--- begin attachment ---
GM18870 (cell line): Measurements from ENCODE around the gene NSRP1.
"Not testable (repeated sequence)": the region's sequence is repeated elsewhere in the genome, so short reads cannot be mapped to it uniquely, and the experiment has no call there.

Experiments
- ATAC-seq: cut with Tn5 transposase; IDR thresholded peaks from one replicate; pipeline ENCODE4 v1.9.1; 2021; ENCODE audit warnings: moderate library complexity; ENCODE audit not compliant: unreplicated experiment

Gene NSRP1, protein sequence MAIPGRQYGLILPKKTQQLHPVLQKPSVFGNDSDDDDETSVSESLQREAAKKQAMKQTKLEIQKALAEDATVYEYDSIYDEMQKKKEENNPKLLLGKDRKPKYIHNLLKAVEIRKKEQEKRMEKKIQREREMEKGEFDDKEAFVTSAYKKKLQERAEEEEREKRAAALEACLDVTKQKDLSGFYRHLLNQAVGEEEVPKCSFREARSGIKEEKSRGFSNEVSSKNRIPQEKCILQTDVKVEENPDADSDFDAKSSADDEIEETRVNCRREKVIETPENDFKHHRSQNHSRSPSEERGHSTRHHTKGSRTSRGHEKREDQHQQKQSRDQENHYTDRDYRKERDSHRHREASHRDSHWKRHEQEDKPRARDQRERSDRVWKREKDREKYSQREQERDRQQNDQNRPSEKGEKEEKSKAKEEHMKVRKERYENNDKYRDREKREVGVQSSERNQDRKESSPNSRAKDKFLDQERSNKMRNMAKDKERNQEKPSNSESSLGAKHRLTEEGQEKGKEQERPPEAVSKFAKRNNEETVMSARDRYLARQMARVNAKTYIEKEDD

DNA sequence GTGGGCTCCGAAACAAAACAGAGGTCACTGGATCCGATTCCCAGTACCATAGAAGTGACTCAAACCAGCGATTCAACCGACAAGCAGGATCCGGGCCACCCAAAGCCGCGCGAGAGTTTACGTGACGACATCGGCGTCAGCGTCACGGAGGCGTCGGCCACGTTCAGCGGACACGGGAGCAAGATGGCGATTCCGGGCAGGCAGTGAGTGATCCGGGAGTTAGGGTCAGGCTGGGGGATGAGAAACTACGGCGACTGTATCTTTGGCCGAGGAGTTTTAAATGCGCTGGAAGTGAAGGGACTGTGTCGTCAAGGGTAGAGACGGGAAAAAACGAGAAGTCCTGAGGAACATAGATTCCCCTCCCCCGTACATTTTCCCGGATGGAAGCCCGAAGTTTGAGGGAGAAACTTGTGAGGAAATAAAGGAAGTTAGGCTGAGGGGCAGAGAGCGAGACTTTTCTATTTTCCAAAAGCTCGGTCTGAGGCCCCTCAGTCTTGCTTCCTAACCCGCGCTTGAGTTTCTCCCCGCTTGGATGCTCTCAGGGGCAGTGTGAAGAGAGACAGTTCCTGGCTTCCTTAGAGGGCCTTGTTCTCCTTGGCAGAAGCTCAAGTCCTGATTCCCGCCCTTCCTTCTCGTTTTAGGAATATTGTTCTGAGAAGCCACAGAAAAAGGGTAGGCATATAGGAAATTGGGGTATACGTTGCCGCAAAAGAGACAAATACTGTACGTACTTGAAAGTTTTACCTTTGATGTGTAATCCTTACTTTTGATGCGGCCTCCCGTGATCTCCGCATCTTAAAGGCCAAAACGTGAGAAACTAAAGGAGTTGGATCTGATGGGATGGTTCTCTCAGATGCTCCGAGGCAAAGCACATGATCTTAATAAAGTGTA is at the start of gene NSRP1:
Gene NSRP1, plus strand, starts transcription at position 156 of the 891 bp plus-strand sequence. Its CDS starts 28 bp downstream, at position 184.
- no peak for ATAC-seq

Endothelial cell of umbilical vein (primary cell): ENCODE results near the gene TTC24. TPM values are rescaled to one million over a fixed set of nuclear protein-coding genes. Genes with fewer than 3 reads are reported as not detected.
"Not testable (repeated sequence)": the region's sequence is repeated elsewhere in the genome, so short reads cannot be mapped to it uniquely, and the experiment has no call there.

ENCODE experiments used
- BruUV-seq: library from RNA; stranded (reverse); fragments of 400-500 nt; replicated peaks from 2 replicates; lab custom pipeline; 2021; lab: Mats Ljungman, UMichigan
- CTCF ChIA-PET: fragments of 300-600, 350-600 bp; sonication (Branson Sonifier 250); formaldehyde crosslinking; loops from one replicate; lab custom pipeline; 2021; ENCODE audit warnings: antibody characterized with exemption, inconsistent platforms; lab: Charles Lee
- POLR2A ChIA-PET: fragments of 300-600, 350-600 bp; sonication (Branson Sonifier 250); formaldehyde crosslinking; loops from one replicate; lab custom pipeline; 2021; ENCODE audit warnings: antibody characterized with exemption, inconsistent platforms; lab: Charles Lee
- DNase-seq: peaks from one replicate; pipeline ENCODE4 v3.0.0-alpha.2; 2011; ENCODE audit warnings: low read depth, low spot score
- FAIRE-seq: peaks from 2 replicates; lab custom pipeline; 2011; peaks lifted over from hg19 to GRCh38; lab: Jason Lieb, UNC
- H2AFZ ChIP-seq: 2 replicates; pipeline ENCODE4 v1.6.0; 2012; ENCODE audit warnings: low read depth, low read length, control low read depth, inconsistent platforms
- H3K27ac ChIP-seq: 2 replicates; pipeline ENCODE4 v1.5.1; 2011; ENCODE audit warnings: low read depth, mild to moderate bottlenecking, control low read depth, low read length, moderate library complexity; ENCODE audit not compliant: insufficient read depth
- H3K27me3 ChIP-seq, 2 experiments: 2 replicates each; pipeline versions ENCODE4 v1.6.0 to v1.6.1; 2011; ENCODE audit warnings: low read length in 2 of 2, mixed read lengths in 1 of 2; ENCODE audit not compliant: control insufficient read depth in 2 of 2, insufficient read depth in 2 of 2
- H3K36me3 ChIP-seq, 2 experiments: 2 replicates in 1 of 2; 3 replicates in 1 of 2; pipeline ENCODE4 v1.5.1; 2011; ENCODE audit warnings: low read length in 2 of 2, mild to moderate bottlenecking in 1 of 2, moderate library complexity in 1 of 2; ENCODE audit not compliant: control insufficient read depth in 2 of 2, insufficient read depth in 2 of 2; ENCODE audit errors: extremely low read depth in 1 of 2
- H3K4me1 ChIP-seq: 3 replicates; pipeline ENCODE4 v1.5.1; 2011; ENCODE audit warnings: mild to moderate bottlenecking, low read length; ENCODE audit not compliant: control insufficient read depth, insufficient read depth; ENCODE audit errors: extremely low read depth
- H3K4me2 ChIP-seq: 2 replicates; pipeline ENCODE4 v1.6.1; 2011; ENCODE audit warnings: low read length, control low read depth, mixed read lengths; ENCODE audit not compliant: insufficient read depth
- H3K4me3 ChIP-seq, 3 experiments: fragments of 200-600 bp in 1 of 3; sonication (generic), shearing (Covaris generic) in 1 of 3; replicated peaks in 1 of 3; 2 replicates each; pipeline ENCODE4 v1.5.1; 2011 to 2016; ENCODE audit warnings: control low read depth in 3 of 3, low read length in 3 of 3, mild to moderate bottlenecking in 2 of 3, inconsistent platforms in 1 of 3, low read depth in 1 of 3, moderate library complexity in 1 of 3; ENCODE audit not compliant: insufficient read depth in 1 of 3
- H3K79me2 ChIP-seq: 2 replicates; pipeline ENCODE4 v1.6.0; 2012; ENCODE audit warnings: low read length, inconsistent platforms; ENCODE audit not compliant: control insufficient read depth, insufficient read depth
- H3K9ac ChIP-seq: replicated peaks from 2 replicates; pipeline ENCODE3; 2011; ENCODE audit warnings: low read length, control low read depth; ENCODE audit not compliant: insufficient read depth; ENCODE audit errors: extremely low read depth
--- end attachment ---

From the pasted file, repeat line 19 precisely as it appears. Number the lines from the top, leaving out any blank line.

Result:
- H3K27me3 ChIP-seq, 2 experiments: 2 replicates each; pipeline versions ENCODE4 v1.6.0 to v1.6.1; 2011; ENCODE audit warnings: low read length in 2 of 2, mixed read lengths in 1 of 2; ENCODE audit not compliant: control insufficient read depth in 2 of 2, insufficient read depth in 2 of 2